• 2 Tbsp fresh thyme
  • 1-¼ cups (300 ml) thick sour cream

To garnish

  • Sumac
  • Fresh tarragon
  • Pickled cucumbers or cornichons

Crispy Curly Fried Potatoes

  • 4 large russet potatoes
  • 1 Tbsp smoked paprika
  • 1 Tbsp onion powder
  • 1 cup (240 ml) flour
  • Vegetable oil for frying
  • Salt for flavoring

										 					Jennifer Eremeeva / MT
Jennifer Eremeeva / MT


  • Preheat the oven to 300ºF (150ºC). Score the fat side of the duck breasts in a crosshatch pattern. Place the breasts fat side down in a skillet and cook over medium heat for 20 minutes until the fat renders. Carefully decant the rendered fat into a non-reactive, heatproof container and set aside. Flip the duck breasts over and put them in the preheated oven for 25 minutes. Cool to room temperature.
  • Sprinkle the gelatin over the stock and set aside.
  • Pour hot water and ½ cup (100 ml) of Marsala over the dried mushrooms, pushing the mushrooms down to submerge them in the liquid. Cover with a clean cloth and leave for 40 minutes.
  • Heat the butter in a large Dutch oven over medium heat. Sauté the fresh mushrooms until they leach their liquid. Sprinkle 1 tsp of salt over the mushrooms, cover, and lower the heat. Cook for about 15 minutes, checking once or twice that the mushrooms are reabsorbing their liquid. When most of the liquid is gone, remove the cover and continue to cook until the mushrooms are fully browned.
  • Decant the dried mushrooms from their soaking liquid by straining them through a fine-mesh sieve set over a clean bowl. Add 1 cup (240 ml) of the mushroom liquid to the stock and gelatin mixture. Trim the mushrooms of any woody stalks, then slice them into a ½-inch dice. Add the rehydrated mushrooms to the pot and toss to combine, cooking an additional 2 minutes. Spoon the mushroom mixture into a bowl and set aside.
  • Wipe out the pot and return to medium heat. Add the olive oil; when it is shimmering, add the chopped onions. Sauté the onions until translucent, then add the remaining salt, Aleppo pepper, cinnamon, Chinese 5 spice powder, and allspice and toss to combine. Add the chestnuts, Hoisin sauce and pomegranate molasses and toss to coat the onions in the condiments.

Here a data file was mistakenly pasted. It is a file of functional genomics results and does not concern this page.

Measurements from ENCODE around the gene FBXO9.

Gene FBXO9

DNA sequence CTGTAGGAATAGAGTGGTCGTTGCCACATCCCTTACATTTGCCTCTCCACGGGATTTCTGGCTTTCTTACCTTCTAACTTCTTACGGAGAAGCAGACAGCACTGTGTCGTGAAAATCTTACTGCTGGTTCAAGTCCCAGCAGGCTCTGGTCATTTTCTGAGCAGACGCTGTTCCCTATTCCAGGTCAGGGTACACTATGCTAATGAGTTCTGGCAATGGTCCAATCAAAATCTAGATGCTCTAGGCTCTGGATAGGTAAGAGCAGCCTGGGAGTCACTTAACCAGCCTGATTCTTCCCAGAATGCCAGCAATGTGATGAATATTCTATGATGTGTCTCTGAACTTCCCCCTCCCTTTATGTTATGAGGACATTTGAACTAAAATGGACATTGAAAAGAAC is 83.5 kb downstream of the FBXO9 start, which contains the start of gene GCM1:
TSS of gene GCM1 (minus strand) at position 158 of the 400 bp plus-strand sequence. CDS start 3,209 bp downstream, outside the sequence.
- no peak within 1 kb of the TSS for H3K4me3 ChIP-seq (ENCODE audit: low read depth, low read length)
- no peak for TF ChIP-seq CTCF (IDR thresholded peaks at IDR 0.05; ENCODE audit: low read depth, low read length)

• Return the mushrooms to the pot, then add the remaining Marsala and the fresh thyme. Raise the heat to medium and let the mixture simmer until the liquid is evaporated. Use the back of a wooden spoon to scrape up anything sticking to the bottom of the pot. Slice off any remaining fat from the duck breasts, then slice the breasts into ½-inch cubes and add them, together with any liquid that may have accumulated as the duck breasts cooled to the pot.
  • When the Marsala is completely absorbed, add the stock and gelatin mixture to the pot and stir to combine for 1 minute. Then set a colander over a large bowl and strain the solids from the liquids. Return the solids to the pot and set aside.
  • Place the sour cream into a large, heatproof mixing bowl. Add ½-cup (100 ml) of the strained liquid to the sour cream in a slow steam, whisking vigorously as you do. When the mixture is totally combined, add the remaining liquid in a similarly slow, steady stream, continuing to whisk until fully combined.
  • Return the pot with the solids to low heat and add the sour cream and stock mixture to the pot, stirring gently to combine and heat through. Add the chopped tarragon, and sprinkle with sumac just before serving.

Duck Stroganoff can be made a day in advance. Heat through gently before serving.

Curly Potatoes

  • Preheat the oven to 200ºF (93ºC). Line a baking sheet with parchment paper. Use a spiralizer or mandoline to cut the potatoes into matchsticks or curly “noodles.” Soak the cut potatoes in cool water for 45 minutes.
  • Pat the potatoes dry. In your largest skillet or Dutch Oven, pour the duck fat and enough additional vegetable oil to a depth of 1 ½ inches. Heat the oil to 350ºF (180ºC).
  • Fill a sturdy plastic bag with the flour, onion powder, and paprika. Working in batches so as not to crowd the skillet, coat the potatoes with the flour mixture, shaking off any excess, then fry in the hot oil for 3 minutes. Sprinkle with salt while still hot. Drain on a baking sheet lined with paper towel, then transfer to the prepared baking sheet with parchment paper and keep warm. Keep warm in the preheated oven until you are ready to serve.

										 					Jennifer Eremeeva / MT
Jennifer Eremeeva / MT